Friends of mine, a couple in their late 30s, recently asked for advice:
“Monica, our 6-year-old daughter, just started first grade," the mother began. "She’s very unhappy, but she won’t tell us why. She comes home in a sour mood on the verge of tears, saying she doesn’t want to go back and she has always liked school."
I turned to Dave, her husband, who nodded solemnly in agreement.
“She is an adorable girl,” the mother continued. “Lately she doesn't seem to want to play with friends and she is noshing all the time."
As it turned out, the little girl confided in her big sister that during recess she asked the other girls if she could play with them and they cruelly said “No.” Their daughter was filled with shame and embarrassment.
The mother wondered if she should talk to the teacher or the principal, and then said something about bullying in schools –- an obviously very important topic. The mother spoke for both of them as the father sat quietly. But Dave, who I knew from a variety of circumstances, is no dope. He always has something pithy or on the mark to say about whatever might come up in synagogue or in the study group we both belong to.
I turned to Dave: "What’s your take?"
“Everything my wife says is true. Monica is not a happy camper, though she usually is.”
The mother and I brainstormed some more. Dave said nothing. His silence suggested that he was receding and tuning out. He was in the room in presence only.
I wondered why. Maybe he had his own memories of being bullied. That would be most natural because our children’s experiences almost always evoke our own childhood.
But many men are reluctant to contribute emotionally at home because they feel it is “their wife’s territory.” In many homes the mother is the unspoken head of all the touchy-feely emotional issues. She’s the resident expert and the man automatically yields to her expertise.
But is it really yielding? Dave isn't the type to yield easily. He is a competitive guy on the court, at work, even at shul. He doesn’t like to lose.
Popular media is forever reducing dad to a well-meaning boob-in-chief.
You want to know a secret? Most men don’t like to lose and they are unlikely to play if they think they will. And at home we lose most of the time -- the wife knows the ins and outs in ways that men don't know. So some men stay out, or out of desperation, they unwittingly thwart their wives.
Popular media is forever reducing dad to a well-meaning boob-in-chief -- an emotional, clueless klutz and a figure of fun. (Think: The Simpsons, or Berenstain Bears.) But the Torah takes fatherhood very seriously. The Jewish father is most decidedly not a clown.
The Torah says, "Shema bni mussar avicha v’al titosh Toras imecha -- Heed the lessons of your father and the teachings of your mother." A child must hear from both.
I brought up the idea with Dave. Why didn’t he speak? Why did he treat himself as though his job was just to show up, shlep furniture, and write checks?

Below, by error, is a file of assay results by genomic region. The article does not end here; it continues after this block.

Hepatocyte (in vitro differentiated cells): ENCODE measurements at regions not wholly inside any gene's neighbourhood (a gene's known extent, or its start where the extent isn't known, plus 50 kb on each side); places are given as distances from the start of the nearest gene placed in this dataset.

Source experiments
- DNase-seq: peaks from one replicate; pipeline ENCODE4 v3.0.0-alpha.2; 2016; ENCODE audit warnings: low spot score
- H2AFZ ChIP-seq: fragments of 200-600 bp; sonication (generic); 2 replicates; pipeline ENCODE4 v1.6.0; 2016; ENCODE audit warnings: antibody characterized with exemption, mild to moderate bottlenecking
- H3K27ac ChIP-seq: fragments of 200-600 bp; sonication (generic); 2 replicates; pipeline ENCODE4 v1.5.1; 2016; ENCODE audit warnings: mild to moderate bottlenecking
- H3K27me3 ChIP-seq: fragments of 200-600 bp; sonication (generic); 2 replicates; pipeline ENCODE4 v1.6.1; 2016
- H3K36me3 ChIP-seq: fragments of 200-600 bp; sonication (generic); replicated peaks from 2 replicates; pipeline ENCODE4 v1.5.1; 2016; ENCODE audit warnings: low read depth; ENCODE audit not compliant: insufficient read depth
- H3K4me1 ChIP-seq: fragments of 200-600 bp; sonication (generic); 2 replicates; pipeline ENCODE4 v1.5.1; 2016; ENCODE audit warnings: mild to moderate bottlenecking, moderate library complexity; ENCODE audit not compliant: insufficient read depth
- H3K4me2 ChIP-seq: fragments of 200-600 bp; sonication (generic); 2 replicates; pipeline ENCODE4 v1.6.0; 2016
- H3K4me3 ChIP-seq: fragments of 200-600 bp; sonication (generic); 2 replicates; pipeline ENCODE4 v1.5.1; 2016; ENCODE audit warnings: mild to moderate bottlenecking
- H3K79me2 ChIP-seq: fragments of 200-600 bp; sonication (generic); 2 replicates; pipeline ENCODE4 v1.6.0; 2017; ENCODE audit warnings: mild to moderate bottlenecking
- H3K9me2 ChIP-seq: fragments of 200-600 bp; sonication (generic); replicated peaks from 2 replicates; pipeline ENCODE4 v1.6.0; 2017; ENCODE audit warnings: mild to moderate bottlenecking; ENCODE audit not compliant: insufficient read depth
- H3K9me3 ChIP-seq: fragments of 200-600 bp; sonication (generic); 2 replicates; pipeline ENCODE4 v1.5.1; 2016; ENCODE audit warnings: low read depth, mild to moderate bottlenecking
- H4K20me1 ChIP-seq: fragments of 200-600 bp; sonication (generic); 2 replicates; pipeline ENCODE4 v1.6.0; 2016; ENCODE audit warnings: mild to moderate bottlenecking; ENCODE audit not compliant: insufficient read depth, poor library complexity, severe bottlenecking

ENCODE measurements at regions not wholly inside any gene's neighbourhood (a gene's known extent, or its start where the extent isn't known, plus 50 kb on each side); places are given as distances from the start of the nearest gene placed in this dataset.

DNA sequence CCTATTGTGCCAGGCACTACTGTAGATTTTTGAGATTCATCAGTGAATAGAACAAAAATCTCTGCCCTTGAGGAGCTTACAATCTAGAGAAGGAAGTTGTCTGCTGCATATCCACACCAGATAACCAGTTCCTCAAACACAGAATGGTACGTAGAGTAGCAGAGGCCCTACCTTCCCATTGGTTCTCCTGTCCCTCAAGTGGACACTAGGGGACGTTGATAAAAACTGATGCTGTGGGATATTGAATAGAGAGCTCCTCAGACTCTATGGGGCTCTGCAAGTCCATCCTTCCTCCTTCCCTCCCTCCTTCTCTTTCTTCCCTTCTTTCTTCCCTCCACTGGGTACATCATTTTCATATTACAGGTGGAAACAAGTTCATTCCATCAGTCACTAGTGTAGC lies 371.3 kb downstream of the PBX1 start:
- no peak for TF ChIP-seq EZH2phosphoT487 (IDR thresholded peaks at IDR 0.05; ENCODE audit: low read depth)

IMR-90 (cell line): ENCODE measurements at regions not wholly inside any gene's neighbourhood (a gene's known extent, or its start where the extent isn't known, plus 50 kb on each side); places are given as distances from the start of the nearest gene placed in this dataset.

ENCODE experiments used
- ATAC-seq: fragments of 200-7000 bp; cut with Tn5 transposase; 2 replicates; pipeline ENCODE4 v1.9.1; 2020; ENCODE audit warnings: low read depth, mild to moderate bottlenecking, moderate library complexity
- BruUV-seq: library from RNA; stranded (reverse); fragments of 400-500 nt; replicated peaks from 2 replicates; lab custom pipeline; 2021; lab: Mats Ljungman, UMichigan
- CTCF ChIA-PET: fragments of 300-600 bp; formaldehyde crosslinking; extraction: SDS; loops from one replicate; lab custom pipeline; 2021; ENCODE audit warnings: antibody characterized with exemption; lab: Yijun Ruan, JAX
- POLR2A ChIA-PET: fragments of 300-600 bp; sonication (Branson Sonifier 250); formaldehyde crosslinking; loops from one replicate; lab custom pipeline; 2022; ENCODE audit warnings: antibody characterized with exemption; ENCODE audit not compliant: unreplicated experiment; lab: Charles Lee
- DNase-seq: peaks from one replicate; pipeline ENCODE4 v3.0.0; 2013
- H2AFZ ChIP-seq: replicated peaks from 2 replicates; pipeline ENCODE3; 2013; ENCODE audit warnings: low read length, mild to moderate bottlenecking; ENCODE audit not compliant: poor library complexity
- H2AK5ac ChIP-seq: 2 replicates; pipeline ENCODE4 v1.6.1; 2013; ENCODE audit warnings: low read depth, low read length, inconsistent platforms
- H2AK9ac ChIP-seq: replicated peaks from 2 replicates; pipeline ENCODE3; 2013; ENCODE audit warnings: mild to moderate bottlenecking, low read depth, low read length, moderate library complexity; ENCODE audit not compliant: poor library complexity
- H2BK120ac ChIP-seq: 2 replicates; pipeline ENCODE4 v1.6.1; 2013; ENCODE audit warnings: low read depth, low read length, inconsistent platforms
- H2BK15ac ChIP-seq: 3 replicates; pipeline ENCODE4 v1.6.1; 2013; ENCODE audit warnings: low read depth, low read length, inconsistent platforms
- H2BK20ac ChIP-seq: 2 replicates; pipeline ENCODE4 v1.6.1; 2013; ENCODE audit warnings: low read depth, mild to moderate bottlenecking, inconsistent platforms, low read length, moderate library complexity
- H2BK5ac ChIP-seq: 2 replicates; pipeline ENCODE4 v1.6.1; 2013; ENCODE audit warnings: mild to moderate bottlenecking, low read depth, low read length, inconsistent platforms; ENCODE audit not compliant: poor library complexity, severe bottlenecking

He gave an embarrassed smile. “I’m not so sure of my place,” he finally offered. "Many times, I’m not sure what to say or do, so I leave it to those more competent than me,” he said, gesturing toward his wife.
I offered a question or two: What was Monica’s play like at home? Did she play at least some of the time with her father as well as her mother and sister? This was discussed for a short period, and then a few minutes before we were to end, Dave said he had an idea: Monica should take along an attractive toy -- maybe even a disposable camera with a flash, and instead of asking to play, she should say, “Who wants to take pictures with me?" A lot of kids will gravitate to her.
“Kids need gadgets,” he said rather succinctly, “to get things going.”
It was natural that a man would come up with this idea, I thought. Men have an instinctive feel for the usefulness of tools in the school yard and in social settings, the new bicycle, the sophisticated electronic device, a cool car.
David knew he had a good idea, (we later found out it was a bulls-eye with Monica) but then he had a revelation: “I make myself ‘dumb’ in front of my wife. I tell myself I am being gracious or whatever, but truth is, I really don’t know why I do it. I’m probably just afraid to compete,” he offered somewhat in jest.
I thought there was more than a little truth in his words. Fathers, when you are tempted to “go dumb” in front of your family, consider that you may be trying to avoid uncomfortable feelings, you may fear that you will look foolish in front of her or in front of the family or yourself.
There are few things more damaging to a child than an absent father.
You must resist these fears and speak up anyway. Your children need you. There are few things more damaging to a child than an absent father. Even if you don’t have the vaguest idea of what to say to or do, have no fear! You may goof up and say or suggest the “wrong” thing, but time and experience will teach you to get it right. And for goodness sakes! Take advantage of those runs to the supermarket to spend some “alone” time with your kid. Ask your son questions he will want to respond to. Take an interest in your daughter’s school and play life. Ask them what they want from life, from you.
Mothers, pull back. Create a space for the fathers to enter. Resist the temptations and false satisfactions of being the “superior” parent. If your husband goes “dumb,” encourage him to talk.
The worst thing either parent can do is withdraw from the game. If both mother and father play, everyone wins.